If becoming part of a value chain is an effective way for ensuring what is called ‘price discovery’, there is no reason why a farmer’s share should be declining. Further, linking these value chains with commodity futures trading is no assurance of price stability or a higher price as the coffee experience has shown. This is because to gain competitive advantage and high profit levels, companies are squeezing farmer’s price.

We should draw from the experience of Amul milk cooperative, which claims to pay dairy farmers nearly 80 per cent of the end-consumer price, and to expand the cooperative farming network to include vegetables and fruits to begin with. The other approach should be to announce a MSP or intervention prices for every farm commodity, linked to inflation, and then credit the difference between the market price and the support price into the farmer’s account as deficiency payments.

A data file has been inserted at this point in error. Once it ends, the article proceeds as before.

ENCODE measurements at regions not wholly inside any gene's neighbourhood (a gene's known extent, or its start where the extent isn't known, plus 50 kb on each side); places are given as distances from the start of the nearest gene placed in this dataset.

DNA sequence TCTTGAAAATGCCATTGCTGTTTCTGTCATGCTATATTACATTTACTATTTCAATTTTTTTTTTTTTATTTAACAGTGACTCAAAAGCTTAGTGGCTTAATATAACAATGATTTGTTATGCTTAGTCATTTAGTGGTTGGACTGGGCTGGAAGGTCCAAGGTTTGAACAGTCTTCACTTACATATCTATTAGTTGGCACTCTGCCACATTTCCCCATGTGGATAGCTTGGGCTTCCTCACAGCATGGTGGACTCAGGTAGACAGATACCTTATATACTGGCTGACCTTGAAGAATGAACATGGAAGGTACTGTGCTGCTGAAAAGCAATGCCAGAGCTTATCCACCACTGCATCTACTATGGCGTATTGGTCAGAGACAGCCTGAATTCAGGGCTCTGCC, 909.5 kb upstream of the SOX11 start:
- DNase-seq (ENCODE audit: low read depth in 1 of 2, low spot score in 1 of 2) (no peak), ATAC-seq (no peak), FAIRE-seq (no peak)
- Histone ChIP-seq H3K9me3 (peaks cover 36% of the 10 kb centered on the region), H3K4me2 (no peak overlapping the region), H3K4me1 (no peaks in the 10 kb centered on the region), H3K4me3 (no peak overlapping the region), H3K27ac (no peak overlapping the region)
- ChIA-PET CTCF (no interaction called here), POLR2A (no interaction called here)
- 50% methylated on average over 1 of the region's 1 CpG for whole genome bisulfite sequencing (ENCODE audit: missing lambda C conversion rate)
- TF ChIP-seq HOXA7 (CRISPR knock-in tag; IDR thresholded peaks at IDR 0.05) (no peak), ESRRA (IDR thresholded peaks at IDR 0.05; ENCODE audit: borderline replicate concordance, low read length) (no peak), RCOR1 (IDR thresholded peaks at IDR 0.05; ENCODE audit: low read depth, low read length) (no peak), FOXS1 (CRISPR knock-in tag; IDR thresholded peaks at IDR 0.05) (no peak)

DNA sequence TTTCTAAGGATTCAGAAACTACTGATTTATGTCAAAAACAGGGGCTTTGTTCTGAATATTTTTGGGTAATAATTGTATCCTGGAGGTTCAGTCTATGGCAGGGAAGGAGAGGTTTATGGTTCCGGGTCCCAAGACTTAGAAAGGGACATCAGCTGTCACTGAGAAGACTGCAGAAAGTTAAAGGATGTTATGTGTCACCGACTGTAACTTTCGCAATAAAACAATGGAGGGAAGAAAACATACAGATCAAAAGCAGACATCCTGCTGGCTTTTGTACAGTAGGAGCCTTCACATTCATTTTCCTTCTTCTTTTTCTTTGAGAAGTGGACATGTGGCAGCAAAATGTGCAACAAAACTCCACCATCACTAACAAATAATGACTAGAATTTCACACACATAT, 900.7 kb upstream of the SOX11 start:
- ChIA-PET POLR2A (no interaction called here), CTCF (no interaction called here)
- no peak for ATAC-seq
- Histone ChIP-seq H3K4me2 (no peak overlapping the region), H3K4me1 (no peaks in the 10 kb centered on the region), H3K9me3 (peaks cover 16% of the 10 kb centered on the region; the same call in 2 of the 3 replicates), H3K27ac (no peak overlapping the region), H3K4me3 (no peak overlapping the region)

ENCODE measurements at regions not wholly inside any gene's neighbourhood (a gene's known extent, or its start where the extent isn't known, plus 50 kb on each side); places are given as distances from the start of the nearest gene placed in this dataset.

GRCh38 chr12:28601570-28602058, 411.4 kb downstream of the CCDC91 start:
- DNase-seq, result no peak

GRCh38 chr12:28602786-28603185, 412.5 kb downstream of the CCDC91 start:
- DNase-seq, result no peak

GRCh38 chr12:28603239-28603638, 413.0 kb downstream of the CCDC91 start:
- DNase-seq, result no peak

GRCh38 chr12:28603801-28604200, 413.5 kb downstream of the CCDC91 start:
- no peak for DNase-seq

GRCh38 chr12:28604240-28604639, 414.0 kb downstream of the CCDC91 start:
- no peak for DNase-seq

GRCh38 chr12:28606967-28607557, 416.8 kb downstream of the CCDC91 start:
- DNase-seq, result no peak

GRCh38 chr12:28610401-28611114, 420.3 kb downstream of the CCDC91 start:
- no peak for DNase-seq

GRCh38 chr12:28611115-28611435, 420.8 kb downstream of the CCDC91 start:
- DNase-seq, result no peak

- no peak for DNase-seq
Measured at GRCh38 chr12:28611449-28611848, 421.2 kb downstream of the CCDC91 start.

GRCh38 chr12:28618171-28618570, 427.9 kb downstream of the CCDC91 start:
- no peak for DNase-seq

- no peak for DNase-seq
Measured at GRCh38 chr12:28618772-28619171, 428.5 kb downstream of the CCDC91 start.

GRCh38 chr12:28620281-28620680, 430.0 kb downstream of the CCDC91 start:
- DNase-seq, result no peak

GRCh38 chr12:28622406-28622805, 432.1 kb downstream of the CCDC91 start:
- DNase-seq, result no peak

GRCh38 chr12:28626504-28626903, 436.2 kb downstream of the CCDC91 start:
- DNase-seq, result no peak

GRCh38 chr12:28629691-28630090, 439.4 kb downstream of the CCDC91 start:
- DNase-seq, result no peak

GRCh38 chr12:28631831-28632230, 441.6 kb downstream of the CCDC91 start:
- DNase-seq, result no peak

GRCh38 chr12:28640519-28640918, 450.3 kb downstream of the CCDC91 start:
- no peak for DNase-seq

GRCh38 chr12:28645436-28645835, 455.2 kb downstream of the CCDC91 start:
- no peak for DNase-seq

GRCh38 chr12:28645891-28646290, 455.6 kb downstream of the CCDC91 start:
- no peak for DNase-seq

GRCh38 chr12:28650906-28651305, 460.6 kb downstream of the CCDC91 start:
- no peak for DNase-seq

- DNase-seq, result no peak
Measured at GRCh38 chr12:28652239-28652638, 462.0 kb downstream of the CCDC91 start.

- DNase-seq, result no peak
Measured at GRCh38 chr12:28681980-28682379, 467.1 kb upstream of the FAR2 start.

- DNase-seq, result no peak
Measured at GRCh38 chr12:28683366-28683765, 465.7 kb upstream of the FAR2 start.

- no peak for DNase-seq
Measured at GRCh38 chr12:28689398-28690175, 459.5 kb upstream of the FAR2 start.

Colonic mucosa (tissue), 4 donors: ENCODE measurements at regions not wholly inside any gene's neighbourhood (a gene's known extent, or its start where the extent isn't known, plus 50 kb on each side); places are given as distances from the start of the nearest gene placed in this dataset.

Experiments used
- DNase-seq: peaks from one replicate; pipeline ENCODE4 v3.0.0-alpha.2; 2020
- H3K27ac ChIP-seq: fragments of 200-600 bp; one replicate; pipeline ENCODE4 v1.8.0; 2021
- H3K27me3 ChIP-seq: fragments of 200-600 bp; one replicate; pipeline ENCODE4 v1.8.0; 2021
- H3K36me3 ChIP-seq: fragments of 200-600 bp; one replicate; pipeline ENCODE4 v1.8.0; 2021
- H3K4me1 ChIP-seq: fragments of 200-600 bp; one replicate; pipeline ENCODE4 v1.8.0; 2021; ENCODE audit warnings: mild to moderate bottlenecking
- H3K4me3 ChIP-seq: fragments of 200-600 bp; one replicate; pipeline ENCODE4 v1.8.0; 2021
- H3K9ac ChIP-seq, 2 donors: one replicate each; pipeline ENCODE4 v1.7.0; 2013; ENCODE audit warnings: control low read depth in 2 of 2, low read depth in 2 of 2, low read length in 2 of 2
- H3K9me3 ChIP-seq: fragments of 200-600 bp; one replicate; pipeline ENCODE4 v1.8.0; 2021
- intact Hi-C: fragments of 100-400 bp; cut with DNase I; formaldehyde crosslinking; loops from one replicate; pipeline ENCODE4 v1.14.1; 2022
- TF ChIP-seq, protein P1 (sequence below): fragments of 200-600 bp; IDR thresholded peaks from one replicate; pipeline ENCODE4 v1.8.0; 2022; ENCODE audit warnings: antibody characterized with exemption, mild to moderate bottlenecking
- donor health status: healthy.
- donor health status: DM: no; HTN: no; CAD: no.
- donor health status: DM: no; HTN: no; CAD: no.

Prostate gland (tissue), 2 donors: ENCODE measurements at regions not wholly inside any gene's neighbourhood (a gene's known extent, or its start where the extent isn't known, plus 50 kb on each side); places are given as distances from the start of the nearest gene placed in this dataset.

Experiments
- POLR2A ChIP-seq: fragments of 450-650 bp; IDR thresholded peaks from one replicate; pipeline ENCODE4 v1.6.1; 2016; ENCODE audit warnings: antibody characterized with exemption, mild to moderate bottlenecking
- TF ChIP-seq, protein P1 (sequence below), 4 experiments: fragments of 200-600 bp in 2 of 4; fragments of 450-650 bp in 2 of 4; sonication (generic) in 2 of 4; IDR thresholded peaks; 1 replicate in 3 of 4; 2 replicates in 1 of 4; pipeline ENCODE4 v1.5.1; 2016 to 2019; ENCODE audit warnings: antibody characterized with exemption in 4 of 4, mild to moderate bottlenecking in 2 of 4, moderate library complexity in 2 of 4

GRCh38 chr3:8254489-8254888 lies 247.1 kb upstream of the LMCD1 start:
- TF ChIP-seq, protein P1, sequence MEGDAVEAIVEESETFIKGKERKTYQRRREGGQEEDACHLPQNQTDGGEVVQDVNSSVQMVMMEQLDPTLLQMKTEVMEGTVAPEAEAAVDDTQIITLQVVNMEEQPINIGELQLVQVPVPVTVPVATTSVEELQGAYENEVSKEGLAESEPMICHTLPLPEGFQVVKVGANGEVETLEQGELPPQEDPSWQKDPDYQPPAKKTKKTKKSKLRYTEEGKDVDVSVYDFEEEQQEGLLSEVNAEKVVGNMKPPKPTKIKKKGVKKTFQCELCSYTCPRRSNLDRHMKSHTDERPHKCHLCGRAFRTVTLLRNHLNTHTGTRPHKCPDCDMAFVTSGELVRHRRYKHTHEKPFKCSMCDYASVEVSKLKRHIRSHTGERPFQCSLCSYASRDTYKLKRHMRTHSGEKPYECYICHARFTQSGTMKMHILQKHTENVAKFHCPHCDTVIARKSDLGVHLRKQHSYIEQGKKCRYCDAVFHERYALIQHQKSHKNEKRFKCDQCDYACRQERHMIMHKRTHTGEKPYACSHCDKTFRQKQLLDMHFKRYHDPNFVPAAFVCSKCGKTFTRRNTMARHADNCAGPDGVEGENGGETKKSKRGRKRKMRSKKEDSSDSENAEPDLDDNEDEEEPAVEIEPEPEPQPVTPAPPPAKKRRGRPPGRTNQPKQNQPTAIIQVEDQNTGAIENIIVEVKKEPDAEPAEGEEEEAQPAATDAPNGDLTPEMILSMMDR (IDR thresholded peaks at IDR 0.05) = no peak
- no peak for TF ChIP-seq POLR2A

As far as value chains are concerned, a cess on value-added products can go towards providing direct income support for farmers. For this, it is time to look into a policy suggestion by Kerala Cabinet minister K Krishnankutty, who has been a farmer leader. Calling it ‘actio apportum’, his suggestion is to create a fund by fixing a cess on a value-added product, say Re 1 on every kg of rice, and from the amount generated, which will vary depending on the profit margin, an income support can be provided to farmers.